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For the health of your horse

Pleun Broeren
27 juli 2023 Reading time 3 minutes

Horses and hot weather: 10 tips

Horses can handle heat reasonably well but extremely high temperatures can be dangerous. So, for your horse's health, it is important to take some precautionary measures on hot days. 

Can horses cope with hot weather?

The optimal temperature for horses is between -7 degrees Celsius and +25 degrees Celsius. Horses feel most comfortable at these temperatures. Anything above 25 degrees Celsius can be considered warm and from 30 degrees the heat alarm should go off. Horses can adapt reasonably well but several factors, such as bright sun, exertion, low wind and high humidity, can cause body temperatures to rise. At its worst, this can cause heat stress, manifesting as diarrhea, colic, dehydration or even heat stroke. Horse breeds from northern regions, such as Icelandic horses and Fjords, generally suffer a bit more from the heat. This also applies to horses with black coats as they absorb the sun's rays more and thus heat up more.  

How to help your horse when it is hot

These 10 tips will help your horse keep its cool in hot weather! 

1. Adjust your grazing schedule 

If your horse is outside for several hours each day, adjust the times. Preferably go outside at night and inside during the day. If that is not possible, try to organize grazing as early in the morning as possible. 

2. Provide shade 

A shelter is preferable but a row of trees can also provide shade. If that is not available, consider placing a party gazebo in the horse pasture so that your horse has the opportunity to seek shade. 

3. Air circulation  

A fan is a great tool to circulate air in the barn but must be used with caution. A horse should definitely not be able to get near the fan itself and beware of any cords! 

4. Provide plenty of cool water 

Unlimited access to fresh, clean and cool water is a necessity. Ice cold water is not necessary, horses prefer to drink water around 15-20 degrees. Remember to provide a water bowl of sufficient size as the water will get hot too quickly in a small bowl.  

5. Encourage your horse to drink more 

If your horse drinks very little, consider spraying the hay with slightly salty water. This is because the salty taste makes your horse thirsty so he will drink more.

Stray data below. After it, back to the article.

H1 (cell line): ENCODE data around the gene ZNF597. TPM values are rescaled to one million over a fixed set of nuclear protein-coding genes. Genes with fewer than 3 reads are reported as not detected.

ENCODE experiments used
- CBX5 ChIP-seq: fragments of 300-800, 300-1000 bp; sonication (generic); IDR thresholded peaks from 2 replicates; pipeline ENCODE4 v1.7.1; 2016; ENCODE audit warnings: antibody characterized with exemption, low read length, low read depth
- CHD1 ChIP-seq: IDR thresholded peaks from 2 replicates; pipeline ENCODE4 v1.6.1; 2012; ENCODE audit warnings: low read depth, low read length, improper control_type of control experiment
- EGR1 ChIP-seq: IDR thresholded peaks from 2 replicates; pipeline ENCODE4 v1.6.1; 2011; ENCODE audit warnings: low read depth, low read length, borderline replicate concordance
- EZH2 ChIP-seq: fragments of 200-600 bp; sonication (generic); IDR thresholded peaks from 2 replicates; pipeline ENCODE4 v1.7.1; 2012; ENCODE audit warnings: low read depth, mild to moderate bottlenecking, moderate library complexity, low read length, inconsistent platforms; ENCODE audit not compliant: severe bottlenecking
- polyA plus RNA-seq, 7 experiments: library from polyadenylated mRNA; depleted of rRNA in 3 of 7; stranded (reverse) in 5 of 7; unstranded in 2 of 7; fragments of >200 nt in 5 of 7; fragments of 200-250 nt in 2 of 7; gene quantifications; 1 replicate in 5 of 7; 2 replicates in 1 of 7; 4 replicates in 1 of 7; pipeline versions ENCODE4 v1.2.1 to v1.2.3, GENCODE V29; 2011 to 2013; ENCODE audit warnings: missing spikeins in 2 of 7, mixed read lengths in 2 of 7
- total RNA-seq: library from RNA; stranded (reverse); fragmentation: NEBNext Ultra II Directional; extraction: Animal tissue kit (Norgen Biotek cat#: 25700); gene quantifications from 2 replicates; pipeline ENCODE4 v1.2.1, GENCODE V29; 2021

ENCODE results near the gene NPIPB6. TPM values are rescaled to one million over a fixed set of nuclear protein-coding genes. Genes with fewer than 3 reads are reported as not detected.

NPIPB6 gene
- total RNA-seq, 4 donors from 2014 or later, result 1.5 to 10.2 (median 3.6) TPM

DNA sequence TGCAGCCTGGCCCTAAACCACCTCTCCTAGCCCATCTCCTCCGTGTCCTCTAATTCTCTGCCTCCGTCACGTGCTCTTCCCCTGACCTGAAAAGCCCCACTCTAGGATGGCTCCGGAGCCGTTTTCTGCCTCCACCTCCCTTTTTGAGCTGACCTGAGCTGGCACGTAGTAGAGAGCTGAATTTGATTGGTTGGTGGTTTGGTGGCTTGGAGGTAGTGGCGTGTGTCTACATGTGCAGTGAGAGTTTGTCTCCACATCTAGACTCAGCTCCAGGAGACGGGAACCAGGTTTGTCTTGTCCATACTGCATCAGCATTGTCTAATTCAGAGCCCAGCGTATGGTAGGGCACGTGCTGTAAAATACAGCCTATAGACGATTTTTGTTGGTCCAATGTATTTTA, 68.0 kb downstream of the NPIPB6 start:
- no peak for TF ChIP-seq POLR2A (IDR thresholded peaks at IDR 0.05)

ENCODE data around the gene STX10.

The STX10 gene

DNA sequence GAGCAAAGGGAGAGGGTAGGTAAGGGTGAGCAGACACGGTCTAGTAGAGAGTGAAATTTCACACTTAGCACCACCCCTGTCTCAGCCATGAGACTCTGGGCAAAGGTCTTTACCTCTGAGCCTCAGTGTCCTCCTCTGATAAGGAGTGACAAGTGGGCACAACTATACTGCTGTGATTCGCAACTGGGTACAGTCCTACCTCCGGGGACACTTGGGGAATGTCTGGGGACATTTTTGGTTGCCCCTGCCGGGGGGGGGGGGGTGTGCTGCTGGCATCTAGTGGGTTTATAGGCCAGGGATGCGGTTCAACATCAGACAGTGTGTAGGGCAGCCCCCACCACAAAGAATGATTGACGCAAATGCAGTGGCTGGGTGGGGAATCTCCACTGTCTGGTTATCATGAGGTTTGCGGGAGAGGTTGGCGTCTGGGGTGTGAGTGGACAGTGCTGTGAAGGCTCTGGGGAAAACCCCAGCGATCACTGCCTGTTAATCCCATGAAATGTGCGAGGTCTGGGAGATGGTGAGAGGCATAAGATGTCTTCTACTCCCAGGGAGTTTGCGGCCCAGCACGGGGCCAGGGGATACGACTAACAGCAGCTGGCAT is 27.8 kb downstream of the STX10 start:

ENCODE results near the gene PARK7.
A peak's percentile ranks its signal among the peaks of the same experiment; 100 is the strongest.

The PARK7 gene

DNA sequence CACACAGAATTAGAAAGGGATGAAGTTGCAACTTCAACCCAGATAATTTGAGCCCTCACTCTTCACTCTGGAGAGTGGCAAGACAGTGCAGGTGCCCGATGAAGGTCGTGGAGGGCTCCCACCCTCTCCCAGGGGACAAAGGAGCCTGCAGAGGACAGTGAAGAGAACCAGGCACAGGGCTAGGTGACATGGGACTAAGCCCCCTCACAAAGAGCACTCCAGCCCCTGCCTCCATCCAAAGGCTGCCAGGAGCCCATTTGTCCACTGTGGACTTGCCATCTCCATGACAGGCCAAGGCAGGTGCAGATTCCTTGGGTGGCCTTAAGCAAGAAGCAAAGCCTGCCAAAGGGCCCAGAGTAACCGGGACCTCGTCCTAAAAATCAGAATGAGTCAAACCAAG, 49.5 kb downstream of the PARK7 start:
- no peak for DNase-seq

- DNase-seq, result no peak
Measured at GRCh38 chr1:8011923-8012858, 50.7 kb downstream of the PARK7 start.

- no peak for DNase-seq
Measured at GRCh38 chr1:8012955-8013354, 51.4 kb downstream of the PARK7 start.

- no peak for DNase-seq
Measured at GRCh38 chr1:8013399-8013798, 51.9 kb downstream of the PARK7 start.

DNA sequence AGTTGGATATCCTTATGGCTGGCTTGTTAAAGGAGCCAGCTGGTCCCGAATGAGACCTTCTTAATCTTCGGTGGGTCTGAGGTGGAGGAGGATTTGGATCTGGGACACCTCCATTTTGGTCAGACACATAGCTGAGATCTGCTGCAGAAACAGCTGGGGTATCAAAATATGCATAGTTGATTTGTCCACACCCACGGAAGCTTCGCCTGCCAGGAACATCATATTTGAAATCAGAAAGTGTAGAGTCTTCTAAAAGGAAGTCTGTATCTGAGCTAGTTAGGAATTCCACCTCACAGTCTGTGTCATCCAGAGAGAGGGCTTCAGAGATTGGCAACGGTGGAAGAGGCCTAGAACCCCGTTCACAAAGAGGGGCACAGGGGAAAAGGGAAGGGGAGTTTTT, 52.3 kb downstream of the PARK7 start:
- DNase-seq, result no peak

6. Work more quietly than usual 

Although horses can handle heat reasonably well, it's not comfortable for a horse to do very heavy work in extreme temperatures - you wouldn't like that either. Unless you are riding at the absolute top level, take the work back or divide it into two short sessions in the morning and evening when temperatures have dropped a bit. Tip: after riding, take everything off your horse (saddle, possibly tendon protectors, etc.) as soon as possible to allow the heat to dissipate. 

7. Cool off with water 

Just as we like to cool off in the water during hot weather, horses like to do the same. A quick rinse after riding or between grazing will cool your horse down. However, always start with a hose down at the legs and work upwards from there to avoid scaring your horse, giving him a chance to get used to the water. 

8. Prevent your horse from getting sunburned 

A fly rug is very practical for horses when it is hot. It creates a kind of "shadow effect" which reflects the sun, making it a little cooler. So it works not only against flies but also sunburn. Horses with light skin or body parts with little hair (nostrils and around the eyes) are very sensitive to the sun and you can protect them with sunblock. 

9. Shave horses with extremely thick coats 

To give horses with thick coats, or horses with Cushing's disease relief in the heat, you can shave them. This way they won't sweat too much and are less likely to have circulatory problems. 

10. Replenish body salts after sweating 

When sweating, your horse loses fluid and important body salts such as sodium, potassium and chloride. With electrolyte deficiency, your horse's ability to retain fluid in the body is impaired, skin elasticity is reduced and stamina decreases. With the help of a complete electrolyte mix, such as Pavo E'lyte, the lost body salts are replenished. This is suitable for all horses and ponies after sweating. For sport horses that have just finished working hard, the sports drink Pavo ReHydrate is more suitable. This provides an immediate replenishment of electrolytes and energy.  

Tip: add the electrolytes to a tasty slobber meal with Pavo SlobberMash or Pavo GrainFreeMash which you prepare with cold water. That way your horse also gets some extra moisture straight away.  

What is the difference between a salt lick and electrolytes?

A salt lick - the word says it all - provides your horse with salt: sodium and chloride. That is, if he licks it. To make sure that your horse gets enough and especially the right salt, the use of special electrolyte supplements such as Pavo E'lyte is recommended. This not only compensates for the loss of sodium and chloride but also potassium, magnesium, calcium and phosphorus - a mix of all the body salts your horse loses through sweating. 

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Electrolytes +salt +Sweat +training +